Heavy rain in Italy; Venice closes St Mark’s Square as floods hit

Heavy rain in Italy; Venice closes St Mark’s Square as floods hit

Agency News

The major public square of Venice, St Mark’s Square, has been closed as the city suffered a major flooding, while rain lashed the rest of Italy.

This is the third major flooding due to high-tide in a period of one week. Weather warnings were also issued in Florence and Pisa apart from Venice, which is worst-affected this time due to the high-tide which brought sea water to a devastating level.

Venice was hit with dangerous high level of water which comes around 150cm (5ft high) on Sunday. But this is little lower than Tuesday’s 187cm but still considered as dangerous.

Mayor of Venice city, Luigi Brugnaro, has estimated damage so far from the invading salt water at more than €1bn. “St Mark’s Square is closed. Safety first,” he said as the sea water began to swamp the already devastated historic city where authorities have declared a state of emergency.

Emergency workers removed temporary walkways from St Mark’s Square as the water started to rise on Sunday, with only police and soldiers visible at about midday.

The major tourist site had already been shut for several hours on Friday as strong storms and winds battered the region, leaving it submerged by sea surges.

Churches, shops and homes have also been inundated in the city, a Unesco world heritage site.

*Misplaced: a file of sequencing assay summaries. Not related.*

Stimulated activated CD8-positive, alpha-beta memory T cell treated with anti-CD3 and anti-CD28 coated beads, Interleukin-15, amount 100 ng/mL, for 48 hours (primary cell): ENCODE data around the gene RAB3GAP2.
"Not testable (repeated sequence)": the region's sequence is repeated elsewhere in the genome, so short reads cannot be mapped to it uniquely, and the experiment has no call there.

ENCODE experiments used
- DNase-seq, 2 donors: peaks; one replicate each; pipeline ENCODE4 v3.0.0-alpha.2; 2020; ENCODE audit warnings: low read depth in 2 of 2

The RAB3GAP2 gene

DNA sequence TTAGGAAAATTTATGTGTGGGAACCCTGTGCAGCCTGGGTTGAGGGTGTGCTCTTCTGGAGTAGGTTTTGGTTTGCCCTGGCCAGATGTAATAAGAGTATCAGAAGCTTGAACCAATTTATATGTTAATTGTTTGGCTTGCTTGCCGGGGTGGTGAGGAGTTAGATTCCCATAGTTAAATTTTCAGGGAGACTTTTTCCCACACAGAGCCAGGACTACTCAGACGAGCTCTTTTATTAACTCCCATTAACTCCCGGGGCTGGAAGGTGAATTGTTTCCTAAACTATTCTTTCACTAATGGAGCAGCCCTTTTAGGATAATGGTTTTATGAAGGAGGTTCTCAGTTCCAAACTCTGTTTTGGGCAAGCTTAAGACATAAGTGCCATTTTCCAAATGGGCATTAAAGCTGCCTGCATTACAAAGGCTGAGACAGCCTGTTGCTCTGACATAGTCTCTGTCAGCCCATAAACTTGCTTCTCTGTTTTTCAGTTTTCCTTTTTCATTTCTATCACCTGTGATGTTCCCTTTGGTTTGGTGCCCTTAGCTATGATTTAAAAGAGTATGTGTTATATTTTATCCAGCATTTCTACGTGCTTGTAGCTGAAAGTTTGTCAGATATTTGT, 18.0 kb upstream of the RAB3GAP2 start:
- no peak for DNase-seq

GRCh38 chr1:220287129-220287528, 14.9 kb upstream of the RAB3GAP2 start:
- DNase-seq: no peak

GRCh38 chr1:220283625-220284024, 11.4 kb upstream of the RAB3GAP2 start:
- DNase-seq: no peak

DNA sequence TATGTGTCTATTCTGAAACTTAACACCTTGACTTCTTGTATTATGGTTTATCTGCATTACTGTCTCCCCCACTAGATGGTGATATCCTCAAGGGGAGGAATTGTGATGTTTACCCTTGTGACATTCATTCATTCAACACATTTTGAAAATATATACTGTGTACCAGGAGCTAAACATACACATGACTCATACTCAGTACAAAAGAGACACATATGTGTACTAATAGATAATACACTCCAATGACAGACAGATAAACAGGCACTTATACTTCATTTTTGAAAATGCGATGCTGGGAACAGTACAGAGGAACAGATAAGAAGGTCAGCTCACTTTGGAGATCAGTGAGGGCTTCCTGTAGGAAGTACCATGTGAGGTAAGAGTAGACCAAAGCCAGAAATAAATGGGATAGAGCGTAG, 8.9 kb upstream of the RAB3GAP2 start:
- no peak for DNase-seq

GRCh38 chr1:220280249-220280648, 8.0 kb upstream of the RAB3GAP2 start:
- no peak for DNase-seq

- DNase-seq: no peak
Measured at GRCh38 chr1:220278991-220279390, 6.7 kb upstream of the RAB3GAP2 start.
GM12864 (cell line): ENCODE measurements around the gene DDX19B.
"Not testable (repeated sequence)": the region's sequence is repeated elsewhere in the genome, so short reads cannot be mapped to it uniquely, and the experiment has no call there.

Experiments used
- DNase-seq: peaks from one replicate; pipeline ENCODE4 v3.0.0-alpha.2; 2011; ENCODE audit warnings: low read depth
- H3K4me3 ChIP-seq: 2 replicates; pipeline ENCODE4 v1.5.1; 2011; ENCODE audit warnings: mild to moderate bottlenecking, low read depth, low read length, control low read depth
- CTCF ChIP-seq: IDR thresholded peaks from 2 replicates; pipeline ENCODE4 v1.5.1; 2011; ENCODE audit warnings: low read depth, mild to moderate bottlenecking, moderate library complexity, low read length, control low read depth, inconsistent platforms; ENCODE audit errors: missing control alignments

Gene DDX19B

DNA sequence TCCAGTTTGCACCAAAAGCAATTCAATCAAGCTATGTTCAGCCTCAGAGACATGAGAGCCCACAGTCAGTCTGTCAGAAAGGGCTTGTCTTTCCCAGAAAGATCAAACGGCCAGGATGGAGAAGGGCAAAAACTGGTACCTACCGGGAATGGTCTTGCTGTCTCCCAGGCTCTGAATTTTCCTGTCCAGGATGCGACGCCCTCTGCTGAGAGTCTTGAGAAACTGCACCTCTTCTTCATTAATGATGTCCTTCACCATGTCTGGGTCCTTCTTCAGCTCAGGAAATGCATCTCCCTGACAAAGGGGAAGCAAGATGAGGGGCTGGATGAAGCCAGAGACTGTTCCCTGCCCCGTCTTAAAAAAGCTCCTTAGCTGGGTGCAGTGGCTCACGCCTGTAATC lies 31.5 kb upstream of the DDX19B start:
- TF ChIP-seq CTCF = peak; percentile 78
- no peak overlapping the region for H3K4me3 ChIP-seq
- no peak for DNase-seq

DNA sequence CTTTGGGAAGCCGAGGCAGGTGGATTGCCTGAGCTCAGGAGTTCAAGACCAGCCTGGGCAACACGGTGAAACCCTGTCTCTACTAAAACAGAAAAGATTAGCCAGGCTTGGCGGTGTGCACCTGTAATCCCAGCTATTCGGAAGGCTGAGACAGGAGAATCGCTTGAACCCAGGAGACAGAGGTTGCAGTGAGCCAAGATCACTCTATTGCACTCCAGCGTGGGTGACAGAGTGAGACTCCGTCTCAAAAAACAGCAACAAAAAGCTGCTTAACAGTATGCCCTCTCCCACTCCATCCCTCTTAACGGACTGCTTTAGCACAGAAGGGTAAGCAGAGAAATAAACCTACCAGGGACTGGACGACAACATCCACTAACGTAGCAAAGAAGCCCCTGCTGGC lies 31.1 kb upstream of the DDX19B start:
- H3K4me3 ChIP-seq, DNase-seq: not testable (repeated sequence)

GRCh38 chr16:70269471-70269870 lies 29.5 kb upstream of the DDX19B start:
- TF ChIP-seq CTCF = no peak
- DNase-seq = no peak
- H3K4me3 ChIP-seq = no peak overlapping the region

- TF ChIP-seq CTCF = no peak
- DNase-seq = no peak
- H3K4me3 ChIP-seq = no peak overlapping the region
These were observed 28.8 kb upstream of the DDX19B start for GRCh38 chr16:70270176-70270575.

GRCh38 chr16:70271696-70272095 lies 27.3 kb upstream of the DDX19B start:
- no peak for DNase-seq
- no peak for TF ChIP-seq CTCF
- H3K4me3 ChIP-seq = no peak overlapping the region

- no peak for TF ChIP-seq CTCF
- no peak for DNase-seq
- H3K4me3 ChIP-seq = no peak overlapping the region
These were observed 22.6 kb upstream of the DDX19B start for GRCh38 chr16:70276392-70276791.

With four tides above 140cm since Monday, this is the worst week for high tides in Venice since 1872 when official statistics were first produced.

Italian media showed paratroopers helping to bolster river defences in Pisa, with authorities monitoring the same river in Florence after heavy rain made it rise dramatically overnight.

Arno flooding devastated Renaissance jewel Florence in 1966, killing about 100 people and destroying thousands of priceless works of art. Civil protection units in Florence advised citizens not to stand near the Arno’s river banks. The exceptionally high tides in Venice came after a brief respite on Saturday.

The crisis has prompted the government to release €20m (£17m) in funds to tackle the devastation. The culture minister, Dario Franceschini, has warned the task of repairing the city, where more than 50 churches have suffered damage, will be huge.

Residents whose houses have been hit are eligible for up to €5,000 in immediate government aid, while restaurant and shop owners can receive up to €20,000. Most of the city’s cash machines were no longer working because of the water, making life even more difficult for tourists and Venetians.